Investment career

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After Wharton, Cohen got a Wall Street job as a junior trader in the options arbitrage department at Gruntal & Co. in 1978, where he eventually managed a $75 million portfolio and six traders.

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His first day on the job at Gruntal & Co., he made an $8,000 profit. He would eventually go on to make the company around $100,000 a day. Cohen was running his own trading group at Gruntal by 1984, and continued running it until he started his own company, SAC.

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In 1992, Cohen started S.A.C. Capital Advisors with $20 million of his own money. As of 2009, the firm managed $14 billion in equity. Originally known as a rapid-fire trader who never held trading positions for extended periods of time, Cohen now holds an increasing number of equities for longer periods of time.

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On November 20, 2012, Cohen was implicated in an alleged insider trading scandal involving an ex-SAC manager, Mathew Martoma. The SEC brought charges against a number of other SAC employees from 2010 to 2013, with various outcomes. Martoma was convicted in 2014, in what federal prosecutors billed as the most profitable insider-trading conspiracy in history. Martoma sought to have his conviction overturned in 2015; he was the eighth present or former SAC Capital employee found guilty on insider-trading charges.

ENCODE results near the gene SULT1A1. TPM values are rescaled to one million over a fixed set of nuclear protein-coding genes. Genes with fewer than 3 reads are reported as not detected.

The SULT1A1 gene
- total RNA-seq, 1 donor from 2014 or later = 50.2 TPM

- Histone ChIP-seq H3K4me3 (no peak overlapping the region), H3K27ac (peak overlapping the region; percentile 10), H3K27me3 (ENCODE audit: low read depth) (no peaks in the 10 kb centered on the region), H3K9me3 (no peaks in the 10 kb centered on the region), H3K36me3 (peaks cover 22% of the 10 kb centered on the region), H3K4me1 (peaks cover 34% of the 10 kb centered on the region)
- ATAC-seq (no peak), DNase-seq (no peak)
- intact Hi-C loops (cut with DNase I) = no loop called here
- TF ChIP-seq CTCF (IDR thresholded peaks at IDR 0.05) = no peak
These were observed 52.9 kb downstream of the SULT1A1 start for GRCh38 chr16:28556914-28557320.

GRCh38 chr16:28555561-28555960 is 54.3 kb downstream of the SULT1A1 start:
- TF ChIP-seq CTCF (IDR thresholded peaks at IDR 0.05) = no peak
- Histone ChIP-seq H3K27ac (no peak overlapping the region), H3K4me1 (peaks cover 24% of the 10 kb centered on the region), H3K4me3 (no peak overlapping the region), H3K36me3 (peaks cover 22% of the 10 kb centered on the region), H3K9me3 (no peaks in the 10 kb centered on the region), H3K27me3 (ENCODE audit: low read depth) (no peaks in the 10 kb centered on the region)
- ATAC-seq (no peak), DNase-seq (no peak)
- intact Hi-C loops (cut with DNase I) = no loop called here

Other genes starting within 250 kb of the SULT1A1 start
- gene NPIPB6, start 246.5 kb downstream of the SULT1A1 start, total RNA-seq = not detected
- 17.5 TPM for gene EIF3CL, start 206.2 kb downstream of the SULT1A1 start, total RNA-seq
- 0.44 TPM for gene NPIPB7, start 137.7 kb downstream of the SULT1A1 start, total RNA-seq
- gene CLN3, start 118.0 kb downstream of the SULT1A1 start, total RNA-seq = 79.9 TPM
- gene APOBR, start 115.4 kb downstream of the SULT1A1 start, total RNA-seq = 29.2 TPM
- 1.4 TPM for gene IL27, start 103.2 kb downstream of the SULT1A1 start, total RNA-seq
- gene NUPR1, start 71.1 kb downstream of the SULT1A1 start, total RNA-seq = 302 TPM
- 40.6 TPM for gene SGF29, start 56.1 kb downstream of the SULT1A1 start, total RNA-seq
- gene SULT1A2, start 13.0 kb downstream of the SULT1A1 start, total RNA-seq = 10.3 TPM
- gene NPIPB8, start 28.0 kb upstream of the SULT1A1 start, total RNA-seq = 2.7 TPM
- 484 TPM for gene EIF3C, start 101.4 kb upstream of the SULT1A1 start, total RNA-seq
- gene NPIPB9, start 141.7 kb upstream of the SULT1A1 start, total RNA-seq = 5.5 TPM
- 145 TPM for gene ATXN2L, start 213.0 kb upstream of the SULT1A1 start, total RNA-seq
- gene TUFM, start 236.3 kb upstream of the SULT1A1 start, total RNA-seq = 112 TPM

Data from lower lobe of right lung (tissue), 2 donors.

Cohen was not directly named in the 2012 indictment, but was referred to as "Portfolio Manager A" "according to people familiar with the matter". The SEC later brought a civil lawsuit against Cohen, alleging his failure to supervise Martoma and Michael Steinberg. Steinberg was a senior employee and confidant of Cohen's. The case against Steinberg was dropped in October 2015, weakening the SEC's case against Cohen. Cohen's civil case was settled in January 2016; the agreement prohibits Cohen from managing outside money until 2018.

The hedge fund itself pleaded guilty to similar criminal charges in a $1.8 billion November settlement that required it to stop handling investments for outsiders. Cohen himself "escaped criminal indictment himself despite being the living, breathing heart of SAC Capital," but Dr. Sidney Gilman, the star prosecution witness against Martoma, testified that FBI agents told him Cohen was the investigation's ultimate target. He was featured in a January 2017 New Yorker article, titled "When The Feds Went After The Hedge-Fund Legend Steven A. Cohen".